When I was a child, the "Middle-East" was an almost fictional place that seemed to exist only in the context of evening news reports. The only thing I knew for certain was that the people there were in a constant state of conflict.
I was in middle school when Desert Storm happened, which I experienced through the lens of Channel One News. For anyone not familiar with Channel One, it broadcasts news and commercials directly into classrooms around the country, where it literally has a captive audience for marketing and political propaganda. I went to school in Ohio and also in North Carolina during the first Gulf War, and everywhere I went, Channel One was there. Of course, being a child, I saw nothing wrong with the program at the time; it broadcast the same images I saw on my television at home: night vision scenes of our highly sophisticated missiles dispensing justice on vague green outlines of buildings. It wasn't until high school, while listening to Roger Water's album, "Amused to Death" that I started to question the possible insidious intent of the ever blurring lines between news, entertainment and video games. It wasn't until college that I began to look at America's involvement in the struggles of the Middle-East as self-serving, and often destructive.
And so, with the current turmoil in Syria and Egypt, it's difficult to ascertain what the proper role of the United States should be. On one hand, these countries should be free to handle their own affairs, on the other hand, those same countries seem completely incapable of doing that.
On Egypt, I fully supported the popular movement that ousted Mubarak, and I was disappointed when Mohamed Morsi of the Muslim Brotherhood was elected. I was even more disappointed when Morsi used the drafting of a new constitution as an opportunity to consolidate religious control of the government rather than foster inclusiveness and cooperation with other equally important groups in the country. At the same time, I am distrustful of General Sisi who has ousted and arrested Morsi, taken control of the government, and is violently putting down Morsi supporters. After all, Morsi was elected by the citizens of Egypt, and he wasn't shaking his fist in the air and crying, "death to Israel," so Egypt could certainly have done worse. And who knows? Now they might do just that.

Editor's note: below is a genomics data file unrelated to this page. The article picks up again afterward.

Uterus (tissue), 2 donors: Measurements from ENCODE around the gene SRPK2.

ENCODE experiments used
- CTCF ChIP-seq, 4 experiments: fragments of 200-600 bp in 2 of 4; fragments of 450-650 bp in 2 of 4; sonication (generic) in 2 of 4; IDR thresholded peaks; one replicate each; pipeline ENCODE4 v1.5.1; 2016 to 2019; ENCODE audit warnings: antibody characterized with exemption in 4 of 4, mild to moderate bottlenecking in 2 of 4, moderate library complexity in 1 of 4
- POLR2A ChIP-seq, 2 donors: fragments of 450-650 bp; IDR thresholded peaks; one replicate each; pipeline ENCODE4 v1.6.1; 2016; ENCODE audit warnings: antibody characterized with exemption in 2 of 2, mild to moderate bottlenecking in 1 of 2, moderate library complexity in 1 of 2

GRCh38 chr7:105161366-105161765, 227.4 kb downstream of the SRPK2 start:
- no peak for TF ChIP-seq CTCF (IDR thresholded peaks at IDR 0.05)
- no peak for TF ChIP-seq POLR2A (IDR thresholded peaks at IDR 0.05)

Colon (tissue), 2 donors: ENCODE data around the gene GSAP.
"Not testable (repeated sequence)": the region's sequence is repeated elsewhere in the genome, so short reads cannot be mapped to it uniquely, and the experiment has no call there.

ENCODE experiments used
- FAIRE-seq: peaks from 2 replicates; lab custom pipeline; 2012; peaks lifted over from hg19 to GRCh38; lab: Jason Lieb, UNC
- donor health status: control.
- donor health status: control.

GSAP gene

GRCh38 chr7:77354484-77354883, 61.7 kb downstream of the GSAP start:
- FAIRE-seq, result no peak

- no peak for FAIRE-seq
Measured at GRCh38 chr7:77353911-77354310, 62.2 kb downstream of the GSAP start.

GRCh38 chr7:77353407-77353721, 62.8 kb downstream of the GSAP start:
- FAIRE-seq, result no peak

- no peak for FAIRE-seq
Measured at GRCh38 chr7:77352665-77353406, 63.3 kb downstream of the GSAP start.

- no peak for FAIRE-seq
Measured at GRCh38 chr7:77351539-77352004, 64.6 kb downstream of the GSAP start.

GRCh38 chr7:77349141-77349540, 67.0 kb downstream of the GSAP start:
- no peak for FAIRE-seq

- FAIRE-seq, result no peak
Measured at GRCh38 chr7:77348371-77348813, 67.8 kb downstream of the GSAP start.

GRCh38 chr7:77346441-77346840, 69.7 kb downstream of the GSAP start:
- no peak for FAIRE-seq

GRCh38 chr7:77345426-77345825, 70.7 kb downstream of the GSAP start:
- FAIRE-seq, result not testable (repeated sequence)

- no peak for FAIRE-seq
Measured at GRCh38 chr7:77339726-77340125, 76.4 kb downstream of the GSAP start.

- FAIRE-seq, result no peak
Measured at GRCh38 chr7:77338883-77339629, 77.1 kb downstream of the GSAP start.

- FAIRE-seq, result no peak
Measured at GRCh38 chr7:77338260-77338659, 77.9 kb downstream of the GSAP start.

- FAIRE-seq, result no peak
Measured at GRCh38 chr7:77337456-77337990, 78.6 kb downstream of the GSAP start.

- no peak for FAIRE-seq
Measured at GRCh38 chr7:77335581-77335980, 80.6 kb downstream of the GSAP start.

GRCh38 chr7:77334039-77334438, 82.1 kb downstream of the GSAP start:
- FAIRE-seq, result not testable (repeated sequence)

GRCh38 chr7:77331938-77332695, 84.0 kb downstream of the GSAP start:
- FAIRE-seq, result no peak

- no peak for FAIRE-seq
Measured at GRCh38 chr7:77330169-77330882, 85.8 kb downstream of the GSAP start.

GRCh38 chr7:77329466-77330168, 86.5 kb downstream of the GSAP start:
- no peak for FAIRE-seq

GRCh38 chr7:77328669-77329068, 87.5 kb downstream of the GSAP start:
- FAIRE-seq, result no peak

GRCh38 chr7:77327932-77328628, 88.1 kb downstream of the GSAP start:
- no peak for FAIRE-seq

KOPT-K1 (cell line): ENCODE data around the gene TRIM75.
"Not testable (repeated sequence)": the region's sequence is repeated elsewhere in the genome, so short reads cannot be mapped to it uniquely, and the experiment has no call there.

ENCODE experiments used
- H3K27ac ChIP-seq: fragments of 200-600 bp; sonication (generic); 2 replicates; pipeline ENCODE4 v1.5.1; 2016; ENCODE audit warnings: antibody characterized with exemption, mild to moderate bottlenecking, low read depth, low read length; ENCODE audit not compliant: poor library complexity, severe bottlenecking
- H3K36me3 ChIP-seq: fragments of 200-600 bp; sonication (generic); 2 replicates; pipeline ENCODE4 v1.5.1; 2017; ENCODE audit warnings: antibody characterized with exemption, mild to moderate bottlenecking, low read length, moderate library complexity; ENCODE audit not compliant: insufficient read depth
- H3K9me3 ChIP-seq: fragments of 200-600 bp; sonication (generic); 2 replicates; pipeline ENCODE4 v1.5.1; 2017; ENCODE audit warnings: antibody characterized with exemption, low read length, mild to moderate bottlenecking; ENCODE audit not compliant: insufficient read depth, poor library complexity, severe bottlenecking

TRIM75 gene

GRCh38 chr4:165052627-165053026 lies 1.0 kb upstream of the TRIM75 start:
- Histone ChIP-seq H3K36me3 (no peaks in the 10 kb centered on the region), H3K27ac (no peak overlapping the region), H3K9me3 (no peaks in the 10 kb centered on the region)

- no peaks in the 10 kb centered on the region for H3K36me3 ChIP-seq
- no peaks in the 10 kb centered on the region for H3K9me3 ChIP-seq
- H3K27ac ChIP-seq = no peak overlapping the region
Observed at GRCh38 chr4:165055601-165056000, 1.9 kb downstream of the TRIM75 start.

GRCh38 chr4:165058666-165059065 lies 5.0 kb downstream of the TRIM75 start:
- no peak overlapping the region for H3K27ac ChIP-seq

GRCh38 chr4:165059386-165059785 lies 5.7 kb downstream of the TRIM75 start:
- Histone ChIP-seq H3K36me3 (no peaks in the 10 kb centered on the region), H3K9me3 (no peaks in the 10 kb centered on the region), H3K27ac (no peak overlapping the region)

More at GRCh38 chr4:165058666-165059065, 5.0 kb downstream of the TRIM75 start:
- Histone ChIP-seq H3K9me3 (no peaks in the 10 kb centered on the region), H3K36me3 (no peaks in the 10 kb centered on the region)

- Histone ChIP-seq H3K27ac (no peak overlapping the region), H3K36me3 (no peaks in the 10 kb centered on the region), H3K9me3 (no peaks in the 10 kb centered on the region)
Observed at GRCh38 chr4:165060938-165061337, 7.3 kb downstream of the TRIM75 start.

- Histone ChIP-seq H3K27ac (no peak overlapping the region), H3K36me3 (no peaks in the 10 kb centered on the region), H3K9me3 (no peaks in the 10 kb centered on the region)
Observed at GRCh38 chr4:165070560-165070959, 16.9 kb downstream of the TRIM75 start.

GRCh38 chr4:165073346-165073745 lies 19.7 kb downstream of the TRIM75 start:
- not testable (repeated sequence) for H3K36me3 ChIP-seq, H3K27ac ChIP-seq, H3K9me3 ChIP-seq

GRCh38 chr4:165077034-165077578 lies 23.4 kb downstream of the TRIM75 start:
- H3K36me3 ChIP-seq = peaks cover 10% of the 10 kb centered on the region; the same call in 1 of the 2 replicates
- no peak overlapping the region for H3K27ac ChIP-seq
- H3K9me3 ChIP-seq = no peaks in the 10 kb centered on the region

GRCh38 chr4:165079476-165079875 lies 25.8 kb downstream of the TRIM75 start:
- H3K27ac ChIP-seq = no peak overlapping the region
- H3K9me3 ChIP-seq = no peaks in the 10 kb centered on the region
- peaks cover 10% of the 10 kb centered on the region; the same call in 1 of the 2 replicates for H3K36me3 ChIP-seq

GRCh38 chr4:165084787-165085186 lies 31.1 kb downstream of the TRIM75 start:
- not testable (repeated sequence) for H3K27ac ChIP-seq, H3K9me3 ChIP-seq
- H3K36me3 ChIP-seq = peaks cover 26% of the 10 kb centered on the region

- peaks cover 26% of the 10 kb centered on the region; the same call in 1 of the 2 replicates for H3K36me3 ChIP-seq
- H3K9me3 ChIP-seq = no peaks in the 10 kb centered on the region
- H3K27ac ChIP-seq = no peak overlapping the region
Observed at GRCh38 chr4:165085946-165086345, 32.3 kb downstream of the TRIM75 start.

On Syria, I honestly feel like the media has been going to great lengths to overlook what has been taking place there. But the most recent violence there has been impossible to ignore, especially with the internet making amateur footage so easy to share with the world. It is truly heart-wrenching to watch YouTube videos of apparent sarin gas attacks on civilian populations. Tears stream down my face as I watch a naked prepubescent girl who is in shock, still soaked with the water that was poured over her by frantic adults trying to wash away the chemicals that were killing her. She is crying out for her family, that is obvious. The man covering her with a blanket is telling her that her family is dead, according to the caption. I am overcome with sorrow and outrage, "we have to do something!"
Even if we were not a war weary country, it's difficult to say what exactly the US should do in this situation, except that we should not be doing anything unilaterally. At the same time, all of this "mulling it over" by the Obama administration certainly feels a lot like inaction.
I know I usually have more well-developed opinions before I go through the trouble of writing a blog post, but I am honestly stumped on this one.
I feel like I'm back at square one in regards to understanding what is going on in the Middle-East, except of course that they are still fighting.